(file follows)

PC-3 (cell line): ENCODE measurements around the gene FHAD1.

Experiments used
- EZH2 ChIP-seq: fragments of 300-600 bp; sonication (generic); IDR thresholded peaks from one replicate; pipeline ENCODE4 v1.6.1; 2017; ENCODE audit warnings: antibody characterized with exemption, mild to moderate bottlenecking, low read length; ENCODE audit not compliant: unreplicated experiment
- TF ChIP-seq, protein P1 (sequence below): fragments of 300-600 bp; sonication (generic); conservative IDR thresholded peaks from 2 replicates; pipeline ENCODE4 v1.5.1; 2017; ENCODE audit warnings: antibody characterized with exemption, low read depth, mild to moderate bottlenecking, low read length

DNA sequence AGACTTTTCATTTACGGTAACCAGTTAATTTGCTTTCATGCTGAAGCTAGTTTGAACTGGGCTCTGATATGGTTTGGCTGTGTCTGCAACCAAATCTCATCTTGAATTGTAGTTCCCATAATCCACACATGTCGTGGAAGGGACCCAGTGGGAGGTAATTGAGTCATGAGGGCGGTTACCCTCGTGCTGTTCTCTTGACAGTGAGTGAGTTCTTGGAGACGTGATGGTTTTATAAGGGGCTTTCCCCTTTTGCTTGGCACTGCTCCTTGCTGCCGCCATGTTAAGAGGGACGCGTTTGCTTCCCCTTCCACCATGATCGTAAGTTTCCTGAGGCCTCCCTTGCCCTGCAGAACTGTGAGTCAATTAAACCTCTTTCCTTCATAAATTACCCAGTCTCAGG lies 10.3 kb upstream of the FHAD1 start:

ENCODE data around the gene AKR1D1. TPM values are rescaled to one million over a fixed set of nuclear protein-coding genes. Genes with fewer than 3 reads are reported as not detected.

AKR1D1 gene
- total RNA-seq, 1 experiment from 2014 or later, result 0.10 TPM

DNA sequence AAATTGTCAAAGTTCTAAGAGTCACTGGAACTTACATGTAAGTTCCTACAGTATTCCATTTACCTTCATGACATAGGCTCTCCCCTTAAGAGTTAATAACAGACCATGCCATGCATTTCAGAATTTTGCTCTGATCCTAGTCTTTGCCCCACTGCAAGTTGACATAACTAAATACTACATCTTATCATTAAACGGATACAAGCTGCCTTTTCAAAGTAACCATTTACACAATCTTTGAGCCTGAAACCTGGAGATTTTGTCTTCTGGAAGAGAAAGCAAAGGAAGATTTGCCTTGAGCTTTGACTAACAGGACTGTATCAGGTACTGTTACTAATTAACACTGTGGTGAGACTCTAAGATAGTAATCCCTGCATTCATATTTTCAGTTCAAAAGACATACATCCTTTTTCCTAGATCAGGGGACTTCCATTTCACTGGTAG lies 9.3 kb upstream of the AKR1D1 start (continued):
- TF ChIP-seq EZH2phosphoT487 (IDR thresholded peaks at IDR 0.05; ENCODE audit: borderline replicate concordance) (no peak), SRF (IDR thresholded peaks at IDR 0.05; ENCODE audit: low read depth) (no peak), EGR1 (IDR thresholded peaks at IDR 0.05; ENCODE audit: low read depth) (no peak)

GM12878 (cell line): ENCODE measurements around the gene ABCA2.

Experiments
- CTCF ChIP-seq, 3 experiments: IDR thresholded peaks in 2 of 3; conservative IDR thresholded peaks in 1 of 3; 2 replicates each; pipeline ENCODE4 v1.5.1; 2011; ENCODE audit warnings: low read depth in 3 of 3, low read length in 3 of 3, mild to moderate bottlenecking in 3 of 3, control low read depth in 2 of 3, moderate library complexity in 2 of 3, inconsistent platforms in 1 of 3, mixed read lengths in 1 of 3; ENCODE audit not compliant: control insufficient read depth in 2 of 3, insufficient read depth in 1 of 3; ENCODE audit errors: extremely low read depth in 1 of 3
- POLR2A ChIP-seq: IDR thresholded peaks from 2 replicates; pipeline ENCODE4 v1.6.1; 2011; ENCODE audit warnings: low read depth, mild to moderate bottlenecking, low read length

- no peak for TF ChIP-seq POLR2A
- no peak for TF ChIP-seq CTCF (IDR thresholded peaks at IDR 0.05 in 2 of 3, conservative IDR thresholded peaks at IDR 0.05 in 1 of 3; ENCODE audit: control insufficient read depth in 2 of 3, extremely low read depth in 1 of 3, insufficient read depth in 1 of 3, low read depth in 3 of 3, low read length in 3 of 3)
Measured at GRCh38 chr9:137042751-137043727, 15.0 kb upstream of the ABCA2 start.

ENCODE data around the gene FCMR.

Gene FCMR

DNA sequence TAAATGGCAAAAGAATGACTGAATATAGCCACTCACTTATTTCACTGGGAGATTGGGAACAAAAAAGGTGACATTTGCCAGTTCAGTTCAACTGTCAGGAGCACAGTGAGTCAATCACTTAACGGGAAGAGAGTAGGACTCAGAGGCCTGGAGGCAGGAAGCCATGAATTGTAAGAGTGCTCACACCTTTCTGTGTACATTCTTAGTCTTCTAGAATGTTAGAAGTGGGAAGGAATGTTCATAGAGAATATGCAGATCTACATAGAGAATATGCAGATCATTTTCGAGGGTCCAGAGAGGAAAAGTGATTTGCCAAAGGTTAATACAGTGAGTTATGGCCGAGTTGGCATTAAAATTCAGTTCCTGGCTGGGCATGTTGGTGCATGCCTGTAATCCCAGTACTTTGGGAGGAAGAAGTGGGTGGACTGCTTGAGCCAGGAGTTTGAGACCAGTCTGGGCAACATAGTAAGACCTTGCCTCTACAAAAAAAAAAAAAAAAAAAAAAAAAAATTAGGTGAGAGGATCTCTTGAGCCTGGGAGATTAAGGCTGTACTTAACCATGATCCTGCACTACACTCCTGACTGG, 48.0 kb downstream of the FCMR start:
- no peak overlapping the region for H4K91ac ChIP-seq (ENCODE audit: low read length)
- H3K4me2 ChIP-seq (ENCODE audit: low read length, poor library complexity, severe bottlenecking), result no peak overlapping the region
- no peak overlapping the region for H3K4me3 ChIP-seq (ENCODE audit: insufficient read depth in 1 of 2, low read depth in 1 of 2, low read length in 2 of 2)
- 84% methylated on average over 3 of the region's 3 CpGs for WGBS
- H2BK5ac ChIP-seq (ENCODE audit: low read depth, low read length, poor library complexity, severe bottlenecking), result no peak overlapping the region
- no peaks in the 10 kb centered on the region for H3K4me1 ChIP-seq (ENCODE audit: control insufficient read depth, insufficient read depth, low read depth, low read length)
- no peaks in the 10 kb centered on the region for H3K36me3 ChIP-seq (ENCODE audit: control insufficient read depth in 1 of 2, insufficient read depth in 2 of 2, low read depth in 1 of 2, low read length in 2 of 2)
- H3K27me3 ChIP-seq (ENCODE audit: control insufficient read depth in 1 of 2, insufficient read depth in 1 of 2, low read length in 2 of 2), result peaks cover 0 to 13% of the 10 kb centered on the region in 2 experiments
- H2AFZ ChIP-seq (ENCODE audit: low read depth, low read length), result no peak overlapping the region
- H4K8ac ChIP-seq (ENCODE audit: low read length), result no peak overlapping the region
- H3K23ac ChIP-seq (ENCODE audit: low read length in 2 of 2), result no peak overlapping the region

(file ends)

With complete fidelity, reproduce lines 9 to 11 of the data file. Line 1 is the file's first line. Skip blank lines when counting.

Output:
DNA sequence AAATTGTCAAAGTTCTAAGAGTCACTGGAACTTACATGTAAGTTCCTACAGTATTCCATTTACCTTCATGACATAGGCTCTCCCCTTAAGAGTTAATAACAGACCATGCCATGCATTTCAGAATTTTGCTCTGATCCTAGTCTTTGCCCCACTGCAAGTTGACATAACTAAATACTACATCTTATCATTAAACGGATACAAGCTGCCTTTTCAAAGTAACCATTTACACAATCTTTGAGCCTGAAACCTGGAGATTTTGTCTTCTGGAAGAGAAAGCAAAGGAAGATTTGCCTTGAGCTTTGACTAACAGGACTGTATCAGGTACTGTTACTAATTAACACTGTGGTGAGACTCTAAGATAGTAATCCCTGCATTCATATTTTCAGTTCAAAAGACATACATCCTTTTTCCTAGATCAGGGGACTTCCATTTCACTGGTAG lies 9.3 kb upstream of the AKR1D1 start (continued):
- TF ChIP-seq EZH2phosphoT487 (IDR thresholded peaks at IDR 0.05; ENCODE audit: borderline replicate concordance) (no peak), SRF (IDR thresholded peaks at IDR 0.05; ENCODE audit: low read depth) (no peak), EGR1 (IDR thresholded peaks at IDR 0.05; ENCODE audit: low read depth) (no peak)

GM12878 (cell line): ENCODE measurements around the gene ABCA2.